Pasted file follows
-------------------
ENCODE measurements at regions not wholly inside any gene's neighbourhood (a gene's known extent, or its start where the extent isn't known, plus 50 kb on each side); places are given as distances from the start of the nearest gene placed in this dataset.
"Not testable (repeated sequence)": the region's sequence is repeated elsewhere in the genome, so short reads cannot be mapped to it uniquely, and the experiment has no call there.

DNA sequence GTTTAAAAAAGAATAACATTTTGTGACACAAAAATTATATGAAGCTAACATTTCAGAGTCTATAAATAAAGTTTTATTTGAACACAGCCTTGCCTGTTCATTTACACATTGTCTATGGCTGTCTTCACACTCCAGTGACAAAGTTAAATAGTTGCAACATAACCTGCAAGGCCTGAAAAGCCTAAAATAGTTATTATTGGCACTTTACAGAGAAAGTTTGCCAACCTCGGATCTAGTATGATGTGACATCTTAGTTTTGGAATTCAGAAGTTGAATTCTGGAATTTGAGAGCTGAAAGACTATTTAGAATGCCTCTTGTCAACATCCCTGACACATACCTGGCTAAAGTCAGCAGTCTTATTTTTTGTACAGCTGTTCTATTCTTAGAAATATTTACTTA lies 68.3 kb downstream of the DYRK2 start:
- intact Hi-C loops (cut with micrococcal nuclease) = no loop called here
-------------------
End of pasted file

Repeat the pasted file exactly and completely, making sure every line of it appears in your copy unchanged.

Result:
ENCODE measurements at regions not wholly inside any gene's neighbourhood (a gene's known extent, or its start where the extent isn't known, plus 50 kb on each side); places are given as distances from the start of the nearest gene placed in this dataset.
"Not testable (repeated sequence)": the region's sequence is repeated elsewhere in the genome, so short reads cannot be mapped to it uniquely, and the experiment has no call there.

DNA sequence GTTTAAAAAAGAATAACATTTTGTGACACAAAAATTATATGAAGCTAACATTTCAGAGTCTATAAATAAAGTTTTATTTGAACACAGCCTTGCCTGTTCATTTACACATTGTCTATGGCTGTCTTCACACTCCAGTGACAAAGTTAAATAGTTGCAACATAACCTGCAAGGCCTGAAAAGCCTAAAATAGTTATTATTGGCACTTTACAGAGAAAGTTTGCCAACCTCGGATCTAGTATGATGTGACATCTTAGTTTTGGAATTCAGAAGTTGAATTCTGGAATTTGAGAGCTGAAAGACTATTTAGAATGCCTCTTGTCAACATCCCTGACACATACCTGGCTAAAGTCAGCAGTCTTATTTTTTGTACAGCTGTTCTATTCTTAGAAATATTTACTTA lies 68.3 kb downstream of the DYRK2 start:
- intact Hi-C loops (cut with micrococcal nuclease) = no loop called here